Autumn is the time to be planting garlic, the most incredibly pungent and aromatic member of the onion tribe, but before you do, it’s vital that you get in and prepare the soil well. Start by digging it over to a good spades depth to loosen it up and mix in a couple of buckets of compost per square metre. Garlic hates acidic soil so if your pH is below 6, add some lime as well to sweeten your soil. Garlic hates wet feet, so if you have a clay soil, mound it up to improve the drainage. The garlic you plant needs to be firm - don’t buy anything that’s shriveled up. I prefer to buy local too. Look out for garlic at your local farmers market. The advantage of that is that is knowing you've got a variety that's been proven for your local conditions. All you need to do with the bulbs is break them up into individual cloves for planting. The larger ones are best - send the smaller ones back to the kitchen for cooking. Planting is easy. All you do is make a series of holes around 15cm apart and 5 cm deep. Pop your cloves in, one per hole, making sure the pointy ends are always pointing upwards when you backfill - that's where the shoots will form. Once they're all done, give them a good watering and cover the soil with a thin layer of organic mulch to hold in the moisture and keep the weeds at bay. It’s that simple. Within weeks, their shoots will be popping out everywhere and by November (6-7 months) you'll be harvesting your very own garlic bulbs.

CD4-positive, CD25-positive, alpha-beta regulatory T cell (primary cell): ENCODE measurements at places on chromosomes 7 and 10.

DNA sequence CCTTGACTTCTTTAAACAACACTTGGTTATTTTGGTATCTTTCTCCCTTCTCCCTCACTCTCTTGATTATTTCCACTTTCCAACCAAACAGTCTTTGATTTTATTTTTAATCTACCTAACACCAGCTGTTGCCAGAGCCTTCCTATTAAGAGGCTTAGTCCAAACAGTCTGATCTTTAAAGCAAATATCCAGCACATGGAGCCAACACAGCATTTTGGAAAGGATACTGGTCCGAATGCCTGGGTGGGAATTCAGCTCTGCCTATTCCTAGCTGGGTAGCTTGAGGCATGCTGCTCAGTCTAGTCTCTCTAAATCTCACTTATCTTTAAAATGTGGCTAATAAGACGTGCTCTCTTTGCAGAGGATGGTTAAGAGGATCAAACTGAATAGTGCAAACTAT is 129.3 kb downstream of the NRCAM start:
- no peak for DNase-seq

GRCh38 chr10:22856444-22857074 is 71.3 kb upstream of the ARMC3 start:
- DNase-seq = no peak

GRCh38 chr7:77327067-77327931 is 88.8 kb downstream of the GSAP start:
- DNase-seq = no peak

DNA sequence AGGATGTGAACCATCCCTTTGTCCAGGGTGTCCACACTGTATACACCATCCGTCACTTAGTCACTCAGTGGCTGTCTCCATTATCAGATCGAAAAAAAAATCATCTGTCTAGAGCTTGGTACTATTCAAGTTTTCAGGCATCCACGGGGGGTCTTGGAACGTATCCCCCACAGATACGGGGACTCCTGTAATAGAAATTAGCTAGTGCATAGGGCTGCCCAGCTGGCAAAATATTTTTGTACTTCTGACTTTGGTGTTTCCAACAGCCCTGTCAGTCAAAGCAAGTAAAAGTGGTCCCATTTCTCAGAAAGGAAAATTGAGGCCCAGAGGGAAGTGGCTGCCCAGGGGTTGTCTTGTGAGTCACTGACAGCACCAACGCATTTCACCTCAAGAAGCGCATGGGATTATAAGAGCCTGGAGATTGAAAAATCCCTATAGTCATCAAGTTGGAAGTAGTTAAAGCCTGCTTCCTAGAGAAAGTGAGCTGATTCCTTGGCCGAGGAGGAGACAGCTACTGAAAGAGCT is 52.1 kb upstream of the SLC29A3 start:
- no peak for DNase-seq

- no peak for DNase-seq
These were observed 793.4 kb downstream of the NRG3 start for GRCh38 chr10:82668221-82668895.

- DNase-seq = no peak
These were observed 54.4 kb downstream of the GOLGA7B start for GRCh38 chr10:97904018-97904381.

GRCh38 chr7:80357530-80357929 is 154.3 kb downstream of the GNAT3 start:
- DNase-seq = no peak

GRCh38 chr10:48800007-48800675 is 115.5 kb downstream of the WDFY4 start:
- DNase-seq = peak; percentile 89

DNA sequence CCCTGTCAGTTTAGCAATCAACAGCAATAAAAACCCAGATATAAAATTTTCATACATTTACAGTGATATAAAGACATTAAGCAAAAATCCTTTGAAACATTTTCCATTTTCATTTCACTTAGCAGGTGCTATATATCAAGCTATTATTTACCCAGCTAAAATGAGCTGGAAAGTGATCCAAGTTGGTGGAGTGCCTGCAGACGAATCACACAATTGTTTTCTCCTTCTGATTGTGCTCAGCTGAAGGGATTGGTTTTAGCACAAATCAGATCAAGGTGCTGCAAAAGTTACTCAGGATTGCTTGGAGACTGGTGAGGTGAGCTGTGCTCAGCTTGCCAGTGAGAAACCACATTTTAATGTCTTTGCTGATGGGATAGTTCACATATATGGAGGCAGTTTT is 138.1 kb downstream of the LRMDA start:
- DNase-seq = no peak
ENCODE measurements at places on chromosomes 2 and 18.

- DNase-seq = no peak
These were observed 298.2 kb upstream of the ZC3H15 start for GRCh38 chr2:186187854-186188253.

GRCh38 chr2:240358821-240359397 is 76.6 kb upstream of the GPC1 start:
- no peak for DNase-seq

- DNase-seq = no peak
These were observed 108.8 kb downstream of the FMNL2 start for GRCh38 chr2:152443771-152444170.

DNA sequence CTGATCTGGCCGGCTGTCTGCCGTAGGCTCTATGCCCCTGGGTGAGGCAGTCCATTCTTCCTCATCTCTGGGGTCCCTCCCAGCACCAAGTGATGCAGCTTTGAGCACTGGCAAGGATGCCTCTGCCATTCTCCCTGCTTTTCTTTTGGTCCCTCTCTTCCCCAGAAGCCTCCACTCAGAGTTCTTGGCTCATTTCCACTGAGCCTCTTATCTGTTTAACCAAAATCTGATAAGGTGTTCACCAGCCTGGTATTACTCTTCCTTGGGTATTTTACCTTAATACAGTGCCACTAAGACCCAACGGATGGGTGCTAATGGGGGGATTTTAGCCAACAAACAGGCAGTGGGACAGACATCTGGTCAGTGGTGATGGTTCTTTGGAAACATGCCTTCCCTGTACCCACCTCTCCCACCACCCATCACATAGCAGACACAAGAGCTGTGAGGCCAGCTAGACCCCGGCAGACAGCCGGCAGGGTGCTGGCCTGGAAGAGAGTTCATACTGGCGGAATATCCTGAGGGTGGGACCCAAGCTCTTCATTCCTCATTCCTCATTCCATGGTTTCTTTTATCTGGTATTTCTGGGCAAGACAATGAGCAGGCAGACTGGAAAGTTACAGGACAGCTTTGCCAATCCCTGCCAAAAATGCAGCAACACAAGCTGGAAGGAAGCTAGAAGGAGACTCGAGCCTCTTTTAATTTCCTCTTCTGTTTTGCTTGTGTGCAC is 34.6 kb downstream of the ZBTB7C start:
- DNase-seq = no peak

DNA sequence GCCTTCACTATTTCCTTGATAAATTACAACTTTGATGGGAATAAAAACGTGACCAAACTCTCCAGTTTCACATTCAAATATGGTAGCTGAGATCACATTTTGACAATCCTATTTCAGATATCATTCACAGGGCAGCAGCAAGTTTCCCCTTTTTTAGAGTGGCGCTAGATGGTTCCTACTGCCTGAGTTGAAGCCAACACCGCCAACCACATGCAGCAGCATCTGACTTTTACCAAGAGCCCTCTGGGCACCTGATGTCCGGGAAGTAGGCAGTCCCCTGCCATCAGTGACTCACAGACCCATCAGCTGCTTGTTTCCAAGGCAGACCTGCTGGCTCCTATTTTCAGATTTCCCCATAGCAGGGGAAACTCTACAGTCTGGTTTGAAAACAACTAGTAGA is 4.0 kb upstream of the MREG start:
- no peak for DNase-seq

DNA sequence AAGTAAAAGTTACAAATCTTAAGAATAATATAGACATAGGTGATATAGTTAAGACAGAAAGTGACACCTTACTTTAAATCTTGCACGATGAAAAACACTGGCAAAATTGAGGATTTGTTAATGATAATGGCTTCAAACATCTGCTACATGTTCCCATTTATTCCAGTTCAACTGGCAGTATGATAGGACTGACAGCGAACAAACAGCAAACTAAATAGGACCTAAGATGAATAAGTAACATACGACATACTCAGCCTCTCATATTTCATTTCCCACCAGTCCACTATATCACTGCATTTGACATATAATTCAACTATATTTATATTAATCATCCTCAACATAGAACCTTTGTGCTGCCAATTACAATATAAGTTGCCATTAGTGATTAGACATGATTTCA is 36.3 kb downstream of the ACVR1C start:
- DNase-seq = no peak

First published: March 2011